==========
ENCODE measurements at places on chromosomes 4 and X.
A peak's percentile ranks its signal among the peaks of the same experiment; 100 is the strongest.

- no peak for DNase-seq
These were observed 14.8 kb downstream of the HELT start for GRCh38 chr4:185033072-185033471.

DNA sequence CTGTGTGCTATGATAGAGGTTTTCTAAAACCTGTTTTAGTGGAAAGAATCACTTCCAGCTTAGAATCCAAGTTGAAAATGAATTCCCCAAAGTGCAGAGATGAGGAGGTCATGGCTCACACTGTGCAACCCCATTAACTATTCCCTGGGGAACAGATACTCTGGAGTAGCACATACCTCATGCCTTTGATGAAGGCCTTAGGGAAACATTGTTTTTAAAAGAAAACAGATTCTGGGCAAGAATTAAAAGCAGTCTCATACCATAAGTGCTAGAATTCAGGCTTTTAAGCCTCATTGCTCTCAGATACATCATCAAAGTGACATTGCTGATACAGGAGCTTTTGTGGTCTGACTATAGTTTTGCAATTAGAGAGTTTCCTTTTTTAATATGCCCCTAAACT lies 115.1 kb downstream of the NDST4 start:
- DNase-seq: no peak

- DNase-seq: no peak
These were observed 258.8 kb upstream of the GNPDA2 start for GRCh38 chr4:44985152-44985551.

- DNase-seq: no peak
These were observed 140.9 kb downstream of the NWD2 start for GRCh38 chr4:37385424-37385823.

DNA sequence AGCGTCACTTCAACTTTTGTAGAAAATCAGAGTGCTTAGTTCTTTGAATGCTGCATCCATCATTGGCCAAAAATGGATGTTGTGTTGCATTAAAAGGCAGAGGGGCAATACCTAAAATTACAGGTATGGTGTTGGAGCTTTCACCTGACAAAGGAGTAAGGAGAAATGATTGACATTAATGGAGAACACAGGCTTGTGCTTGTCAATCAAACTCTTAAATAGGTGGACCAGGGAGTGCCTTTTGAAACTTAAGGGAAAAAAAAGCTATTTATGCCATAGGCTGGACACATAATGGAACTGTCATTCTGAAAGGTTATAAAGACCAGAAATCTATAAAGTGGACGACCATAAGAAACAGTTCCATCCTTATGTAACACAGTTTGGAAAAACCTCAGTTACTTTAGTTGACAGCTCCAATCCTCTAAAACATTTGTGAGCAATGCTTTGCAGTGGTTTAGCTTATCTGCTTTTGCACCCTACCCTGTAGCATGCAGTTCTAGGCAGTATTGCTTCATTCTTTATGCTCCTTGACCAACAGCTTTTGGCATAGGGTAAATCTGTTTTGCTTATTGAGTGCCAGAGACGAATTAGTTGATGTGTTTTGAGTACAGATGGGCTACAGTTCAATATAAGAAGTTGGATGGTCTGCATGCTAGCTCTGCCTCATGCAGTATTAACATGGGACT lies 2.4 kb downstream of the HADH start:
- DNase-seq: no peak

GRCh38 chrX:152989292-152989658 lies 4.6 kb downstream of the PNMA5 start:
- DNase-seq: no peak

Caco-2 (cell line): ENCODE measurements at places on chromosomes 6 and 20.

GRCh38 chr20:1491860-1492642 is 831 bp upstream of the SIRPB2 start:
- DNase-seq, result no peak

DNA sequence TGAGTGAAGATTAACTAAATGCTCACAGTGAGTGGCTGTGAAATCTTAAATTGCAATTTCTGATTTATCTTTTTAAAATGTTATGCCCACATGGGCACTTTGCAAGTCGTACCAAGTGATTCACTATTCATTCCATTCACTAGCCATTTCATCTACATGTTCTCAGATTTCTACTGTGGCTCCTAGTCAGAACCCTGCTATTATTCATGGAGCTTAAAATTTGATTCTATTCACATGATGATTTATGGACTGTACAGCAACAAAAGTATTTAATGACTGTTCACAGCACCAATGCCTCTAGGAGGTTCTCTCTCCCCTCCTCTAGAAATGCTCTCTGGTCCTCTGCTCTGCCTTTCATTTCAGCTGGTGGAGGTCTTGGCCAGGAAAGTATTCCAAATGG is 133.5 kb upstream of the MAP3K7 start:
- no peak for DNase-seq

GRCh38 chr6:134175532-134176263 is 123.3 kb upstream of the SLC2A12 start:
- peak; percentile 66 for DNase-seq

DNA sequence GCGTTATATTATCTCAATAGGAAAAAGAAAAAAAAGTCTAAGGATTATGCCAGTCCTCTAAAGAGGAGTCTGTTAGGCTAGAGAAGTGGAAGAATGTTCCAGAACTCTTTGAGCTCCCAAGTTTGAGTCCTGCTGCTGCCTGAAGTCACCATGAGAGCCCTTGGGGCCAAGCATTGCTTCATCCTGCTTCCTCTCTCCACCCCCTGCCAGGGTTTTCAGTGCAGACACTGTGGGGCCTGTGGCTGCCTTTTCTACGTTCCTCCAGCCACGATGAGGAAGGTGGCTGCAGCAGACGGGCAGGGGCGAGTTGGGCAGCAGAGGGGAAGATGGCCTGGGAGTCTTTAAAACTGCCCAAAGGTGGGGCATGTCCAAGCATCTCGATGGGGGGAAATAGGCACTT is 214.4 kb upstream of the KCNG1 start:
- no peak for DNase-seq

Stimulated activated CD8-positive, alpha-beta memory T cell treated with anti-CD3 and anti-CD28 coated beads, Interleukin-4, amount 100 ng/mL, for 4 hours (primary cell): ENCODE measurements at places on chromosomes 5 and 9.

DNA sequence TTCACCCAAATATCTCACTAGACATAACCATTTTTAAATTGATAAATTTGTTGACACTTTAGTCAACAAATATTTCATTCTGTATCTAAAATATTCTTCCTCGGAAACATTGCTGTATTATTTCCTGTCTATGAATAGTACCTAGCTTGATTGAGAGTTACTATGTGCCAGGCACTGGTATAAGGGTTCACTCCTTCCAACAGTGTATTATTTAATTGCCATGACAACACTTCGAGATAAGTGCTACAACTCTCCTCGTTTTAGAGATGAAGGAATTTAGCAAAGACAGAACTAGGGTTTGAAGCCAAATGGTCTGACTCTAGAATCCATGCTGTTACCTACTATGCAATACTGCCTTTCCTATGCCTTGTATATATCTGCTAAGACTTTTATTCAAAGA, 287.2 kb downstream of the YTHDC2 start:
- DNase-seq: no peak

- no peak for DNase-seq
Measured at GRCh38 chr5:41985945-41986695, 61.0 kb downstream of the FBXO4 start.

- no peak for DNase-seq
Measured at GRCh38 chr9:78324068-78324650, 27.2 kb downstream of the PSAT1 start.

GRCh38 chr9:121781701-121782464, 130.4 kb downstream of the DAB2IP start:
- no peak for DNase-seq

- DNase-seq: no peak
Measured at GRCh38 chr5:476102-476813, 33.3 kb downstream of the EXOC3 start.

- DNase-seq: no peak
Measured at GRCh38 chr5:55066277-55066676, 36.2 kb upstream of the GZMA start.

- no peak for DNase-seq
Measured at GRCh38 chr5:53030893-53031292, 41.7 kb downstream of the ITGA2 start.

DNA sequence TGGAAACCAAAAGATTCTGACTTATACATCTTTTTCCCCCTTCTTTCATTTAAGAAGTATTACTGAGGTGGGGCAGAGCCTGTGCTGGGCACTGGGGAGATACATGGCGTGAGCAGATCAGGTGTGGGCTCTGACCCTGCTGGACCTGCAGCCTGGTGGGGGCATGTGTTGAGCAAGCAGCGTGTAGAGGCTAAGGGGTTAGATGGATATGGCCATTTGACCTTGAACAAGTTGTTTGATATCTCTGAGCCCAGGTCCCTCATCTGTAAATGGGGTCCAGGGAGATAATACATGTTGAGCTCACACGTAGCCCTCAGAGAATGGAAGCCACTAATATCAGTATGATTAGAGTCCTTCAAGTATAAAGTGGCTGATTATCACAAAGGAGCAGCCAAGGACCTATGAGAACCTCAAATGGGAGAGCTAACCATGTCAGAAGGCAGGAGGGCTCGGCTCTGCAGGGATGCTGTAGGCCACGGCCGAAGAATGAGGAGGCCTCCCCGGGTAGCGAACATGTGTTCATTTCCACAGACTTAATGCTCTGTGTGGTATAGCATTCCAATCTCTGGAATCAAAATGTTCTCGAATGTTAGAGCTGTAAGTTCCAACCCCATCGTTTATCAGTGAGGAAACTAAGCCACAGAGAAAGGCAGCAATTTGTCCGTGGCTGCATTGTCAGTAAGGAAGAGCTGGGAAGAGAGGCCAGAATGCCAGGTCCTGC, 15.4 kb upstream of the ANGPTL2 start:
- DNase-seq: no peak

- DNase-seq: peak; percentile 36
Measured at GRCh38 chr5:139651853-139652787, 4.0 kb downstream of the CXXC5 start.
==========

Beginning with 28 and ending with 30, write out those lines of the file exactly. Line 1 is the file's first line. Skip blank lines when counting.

Measured at GRCh38 chr5:41985945-41986695, 61.0 kb downstream of the FBXO4 start.

- no peak for DNase-seq
Measured at GRCh38 chr9:78324068-78324650, 27.2 kb downstream of the PSAT1 start.